- Tanning beds are a Class I device in the same category as tongue depressors and bandaids. Class 1 devices “present minimal potential harm to the user” and are therefore subject to RECOMMENDATIONS but not enforcement from the FDA2.
- A recent study of tanning salons in all 50 states showed that 95% of indoor tanners exceed the FDA guidelines of tanning bed use3 and that 71% of indoor tanning facility users exceed the FDA guidelines for the frequency of tanning bed use4.
THE TANNING INDUSTRY IN WASHINGTON IS COMPLETELY UNREGULATED
- There is no required training for tanning salon employees, nor is there any state oversight of tanning salons or tanning beds. This is despite the fact that In July 2009 The World Health Organization moved UV tanning beds to the highest cancer risk category labeling them as “carcinogenic to humans”, placing them in the same category as cigarettes. Currently, 37 other states and 7 local jurisdictions have such regulations in place; the most recent state to ban tanning for minors under 18 was California.
MISCONCEPTIONS EXIST THAT TANNING IS SAFE AND EVEN BENEFICIAL
- Patrons of tanning salons routinely receive 4.5 to 7 times the UVB radiation needed for vitamin D synthesis. Vitamin D can be more safely obtained through oral supplementation5.
BASE TANS/PRE-VACATION TANNING IS NOT SAFE AND DOES NOT PREVENT SUN DAMAGE OR BURNING
- A tan from a sun bed provides virtually no sun protection. A study of tanning bed users found no decrease in cell damage by pre-exposure use of tanning beds. The false notion that a base tan offers protection leads to decreased sun precautions during vacations5,6.
FALSE DATA HAS BEEN WIDELY SPREAD
- In 2010 the Federal Trade Commission charged the Indoor Tanning Association (ITA) with making false health and safety claims about indoor tanning. The ITA has agreed to a settlement that bars it from any further deception7.
MANY YOUNG PEOPLE ARE ADDICTED TO TANNING
- A survey of college students found that 39% exhibited an addiction to tanning. This was found to correlate with higher rates of anxiety, depression, and substance abuse8.
THE TANNING INDUSTRY MARKETS SPECIFICALLY TO TEENAGERS WHO ARE WIDELY USING TANNING BEDS
- One study showed tanning ads in 48% of high school newspapers using marketing techniques borrowed from the tobacco industry. Two to three million adolescents in the United States tan every year10.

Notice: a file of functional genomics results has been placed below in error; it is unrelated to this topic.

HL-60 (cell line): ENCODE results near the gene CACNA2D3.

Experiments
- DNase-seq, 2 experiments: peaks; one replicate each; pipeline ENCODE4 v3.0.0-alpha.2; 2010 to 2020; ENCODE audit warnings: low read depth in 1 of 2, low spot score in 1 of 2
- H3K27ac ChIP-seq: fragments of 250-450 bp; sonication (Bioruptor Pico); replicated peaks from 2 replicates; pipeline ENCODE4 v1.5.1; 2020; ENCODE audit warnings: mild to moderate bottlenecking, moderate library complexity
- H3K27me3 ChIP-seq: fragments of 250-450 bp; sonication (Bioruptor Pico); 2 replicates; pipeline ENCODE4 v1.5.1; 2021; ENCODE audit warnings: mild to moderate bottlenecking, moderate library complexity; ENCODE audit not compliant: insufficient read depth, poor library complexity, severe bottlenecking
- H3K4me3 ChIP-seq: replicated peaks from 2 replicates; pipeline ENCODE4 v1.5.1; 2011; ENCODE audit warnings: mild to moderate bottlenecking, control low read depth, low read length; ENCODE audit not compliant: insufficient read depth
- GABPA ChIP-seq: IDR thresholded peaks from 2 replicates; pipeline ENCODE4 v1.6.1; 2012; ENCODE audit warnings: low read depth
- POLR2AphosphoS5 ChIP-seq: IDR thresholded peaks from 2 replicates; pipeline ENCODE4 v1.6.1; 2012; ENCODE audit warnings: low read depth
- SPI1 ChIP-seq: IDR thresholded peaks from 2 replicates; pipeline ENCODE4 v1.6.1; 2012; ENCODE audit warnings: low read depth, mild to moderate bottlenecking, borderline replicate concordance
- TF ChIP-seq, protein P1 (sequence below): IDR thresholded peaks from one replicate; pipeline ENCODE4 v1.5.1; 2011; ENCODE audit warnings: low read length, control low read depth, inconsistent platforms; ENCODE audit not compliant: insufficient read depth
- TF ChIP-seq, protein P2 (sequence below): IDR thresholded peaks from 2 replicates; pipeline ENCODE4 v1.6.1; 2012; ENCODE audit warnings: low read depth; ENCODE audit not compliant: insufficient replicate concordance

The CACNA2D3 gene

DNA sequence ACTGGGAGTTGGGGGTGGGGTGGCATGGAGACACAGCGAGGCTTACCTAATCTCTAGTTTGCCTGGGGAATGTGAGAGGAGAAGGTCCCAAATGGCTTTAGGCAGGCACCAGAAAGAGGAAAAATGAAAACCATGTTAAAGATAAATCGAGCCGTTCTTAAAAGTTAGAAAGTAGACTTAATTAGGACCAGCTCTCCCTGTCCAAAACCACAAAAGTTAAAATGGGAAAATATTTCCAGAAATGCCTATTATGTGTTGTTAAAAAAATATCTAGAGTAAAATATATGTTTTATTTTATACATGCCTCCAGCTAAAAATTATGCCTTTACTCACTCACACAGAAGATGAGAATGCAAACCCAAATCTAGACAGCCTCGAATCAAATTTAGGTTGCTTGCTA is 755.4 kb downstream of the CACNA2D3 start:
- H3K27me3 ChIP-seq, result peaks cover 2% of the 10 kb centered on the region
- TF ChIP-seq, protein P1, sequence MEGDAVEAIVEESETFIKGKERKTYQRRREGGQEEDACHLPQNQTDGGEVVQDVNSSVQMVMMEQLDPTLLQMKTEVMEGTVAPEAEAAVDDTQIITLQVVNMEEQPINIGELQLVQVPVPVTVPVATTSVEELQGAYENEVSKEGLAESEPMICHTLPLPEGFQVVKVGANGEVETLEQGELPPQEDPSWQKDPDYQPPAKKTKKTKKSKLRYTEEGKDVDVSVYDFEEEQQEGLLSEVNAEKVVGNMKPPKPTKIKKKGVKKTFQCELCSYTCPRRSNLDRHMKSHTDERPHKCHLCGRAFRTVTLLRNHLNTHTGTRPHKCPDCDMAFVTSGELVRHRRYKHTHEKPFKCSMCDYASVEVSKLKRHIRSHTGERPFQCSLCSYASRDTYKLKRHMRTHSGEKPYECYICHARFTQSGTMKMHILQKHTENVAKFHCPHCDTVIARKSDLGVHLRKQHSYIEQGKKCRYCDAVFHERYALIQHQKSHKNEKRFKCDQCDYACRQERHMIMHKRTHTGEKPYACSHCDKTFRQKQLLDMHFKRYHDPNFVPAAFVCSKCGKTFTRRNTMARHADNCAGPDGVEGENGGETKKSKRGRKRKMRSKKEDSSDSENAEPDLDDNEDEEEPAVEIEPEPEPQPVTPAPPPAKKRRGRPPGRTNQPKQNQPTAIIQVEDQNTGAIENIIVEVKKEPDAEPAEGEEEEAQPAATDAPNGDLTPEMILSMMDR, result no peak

THE COSTS OF TREATING MELANOMA ARE HUGE
- The lifetime cost of taking care of patients diagnosed with melanoma in Washington State in 2008 alone would be around $20 million if all were early, thin lesions. For those unfortunate enough to suffer through the devastation of metastatic melanoma, including chemotherapy, and sometimes palliative care, the cost for an individual climbs to over $150,000.
- Lazovich D, et al. Indoor Tanning and Risk of Melanoma: A Case Control Study in a Highly Exposed Population. Cancer Epidemiology, Biomarkers and Prev 19(6):1557-68.
- Hornung RL, Magee KH, Lee WJ, Hansen LA, Hsieh YC. Tanning facility use: are we exceeding the Food and Drug Administration limits? J AM Acad Dermatol. 2003 Oct;49(4):655-61.
- Pichon LC et al. Youth Access to Artificial UV Radiation Exposure. Practices of 3647 US indoor Tanning Facilities.Arch Dermatol 2009;145(9):997-1002.
- Levine J, Sorace M, Spencer J, Siegel DM. The indoor UV tanning industry: A review of skin cancer risk, health benefit claims, and regulation. JAAD, 2005;53:1038-44).
- Miyamura Y et al. The deceptive nature of UVA tanning versus the modest protective effects of UVB tanning on human skin. Pigment Cell Melanoma Res 2010 Oct 6; [e-pub ahead of print].
- http://www.ftc.gov/opa/2010/05/tanning.shtm Accessed 7/15/2010
- Mosher CE, Danoff-Burg S. Addiction to indoor tanning: relation to anxiety, depression and substance abuse. Arch Dermatol 2010 146(4):412-7.
- Greenman J, Jones DA. Comparison of advertising strategies between the indoor tanning and tobacco industries. JAAD 2009 62(4),685-694.
- Zeller S. Lazovich D. Forster J. Widome R. Do adolescent indoor tanners exhibit dependency? JAAD 2006; 54:589-96.